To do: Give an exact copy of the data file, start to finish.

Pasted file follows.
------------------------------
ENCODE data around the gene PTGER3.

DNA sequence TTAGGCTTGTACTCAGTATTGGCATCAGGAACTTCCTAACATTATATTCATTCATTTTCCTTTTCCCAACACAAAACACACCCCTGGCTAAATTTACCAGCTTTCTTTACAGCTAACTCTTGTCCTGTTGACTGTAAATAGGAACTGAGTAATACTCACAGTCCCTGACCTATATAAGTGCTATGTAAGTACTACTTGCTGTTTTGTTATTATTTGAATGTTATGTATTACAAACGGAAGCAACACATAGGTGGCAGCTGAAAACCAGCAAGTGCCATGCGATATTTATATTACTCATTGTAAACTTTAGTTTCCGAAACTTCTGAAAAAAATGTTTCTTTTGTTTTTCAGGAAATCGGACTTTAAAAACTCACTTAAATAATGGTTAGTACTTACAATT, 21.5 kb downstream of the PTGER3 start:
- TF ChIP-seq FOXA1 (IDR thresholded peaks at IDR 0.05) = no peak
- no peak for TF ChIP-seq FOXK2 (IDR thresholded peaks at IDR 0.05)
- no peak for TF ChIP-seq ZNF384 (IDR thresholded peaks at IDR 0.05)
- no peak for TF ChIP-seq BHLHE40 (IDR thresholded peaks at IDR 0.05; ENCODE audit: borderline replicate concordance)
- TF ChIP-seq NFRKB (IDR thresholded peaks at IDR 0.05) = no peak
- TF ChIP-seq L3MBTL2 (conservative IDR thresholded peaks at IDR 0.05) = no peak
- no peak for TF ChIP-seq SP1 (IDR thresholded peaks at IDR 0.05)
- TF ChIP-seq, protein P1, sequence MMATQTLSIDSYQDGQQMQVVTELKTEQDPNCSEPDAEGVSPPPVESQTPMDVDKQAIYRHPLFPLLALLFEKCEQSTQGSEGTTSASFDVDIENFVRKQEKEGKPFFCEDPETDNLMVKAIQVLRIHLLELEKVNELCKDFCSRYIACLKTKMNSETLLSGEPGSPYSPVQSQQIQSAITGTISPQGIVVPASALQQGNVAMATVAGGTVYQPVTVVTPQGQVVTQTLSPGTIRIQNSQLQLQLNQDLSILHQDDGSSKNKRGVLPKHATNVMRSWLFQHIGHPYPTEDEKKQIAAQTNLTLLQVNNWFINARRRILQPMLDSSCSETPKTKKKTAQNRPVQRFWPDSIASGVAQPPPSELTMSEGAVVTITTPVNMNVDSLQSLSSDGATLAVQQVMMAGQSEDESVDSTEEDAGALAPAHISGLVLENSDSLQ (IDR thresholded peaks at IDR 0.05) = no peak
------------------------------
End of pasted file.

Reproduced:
ENCODE data around the gene PTGER3.

DNA sequence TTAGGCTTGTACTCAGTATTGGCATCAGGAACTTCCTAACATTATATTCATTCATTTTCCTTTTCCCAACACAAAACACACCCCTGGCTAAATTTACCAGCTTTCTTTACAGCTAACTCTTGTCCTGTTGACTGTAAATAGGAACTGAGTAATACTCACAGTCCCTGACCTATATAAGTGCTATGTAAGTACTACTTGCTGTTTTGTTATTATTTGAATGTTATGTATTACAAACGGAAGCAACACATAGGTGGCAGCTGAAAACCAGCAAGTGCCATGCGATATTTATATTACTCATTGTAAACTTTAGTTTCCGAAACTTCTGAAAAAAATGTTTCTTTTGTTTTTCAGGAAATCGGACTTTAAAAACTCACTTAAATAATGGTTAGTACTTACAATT, 21.5 kb downstream of the PTGER3 start:
- TF ChIP-seq FOXA1 (IDR thresholded peaks at IDR 0.05) = no peak
- no peak for TF ChIP-seq FOXK2 (IDR thresholded peaks at IDR 0.05)
- no peak for TF ChIP-seq ZNF384 (IDR thresholded peaks at IDR 0.05)
- no peak for TF ChIP-seq BHLHE40 (IDR thresholded peaks at IDR 0.05; ENCODE audit: borderline replicate concordance)
- TF ChIP-seq NFRKB (IDR thresholded peaks at IDR 0.05) = no peak
- TF ChIP-seq L3MBTL2 (conservative IDR thresholded peaks at IDR 0.05) = no peak
- no peak for TF ChIP-seq SP1 (IDR thresholded peaks at IDR 0.05)
- TF ChIP-seq, protein P1, sequence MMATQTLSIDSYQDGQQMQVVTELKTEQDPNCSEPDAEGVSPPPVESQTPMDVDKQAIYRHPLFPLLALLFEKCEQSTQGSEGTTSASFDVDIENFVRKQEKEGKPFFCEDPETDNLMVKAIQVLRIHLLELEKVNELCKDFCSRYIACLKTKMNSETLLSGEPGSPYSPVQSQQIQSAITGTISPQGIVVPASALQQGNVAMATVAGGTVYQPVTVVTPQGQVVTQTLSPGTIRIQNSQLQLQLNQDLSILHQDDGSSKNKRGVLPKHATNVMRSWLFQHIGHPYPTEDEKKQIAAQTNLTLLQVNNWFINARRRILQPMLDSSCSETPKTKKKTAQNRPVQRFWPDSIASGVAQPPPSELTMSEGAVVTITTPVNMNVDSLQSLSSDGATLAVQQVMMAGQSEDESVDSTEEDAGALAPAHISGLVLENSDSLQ (IDR thresholded peaks at IDR 0.05) = no peak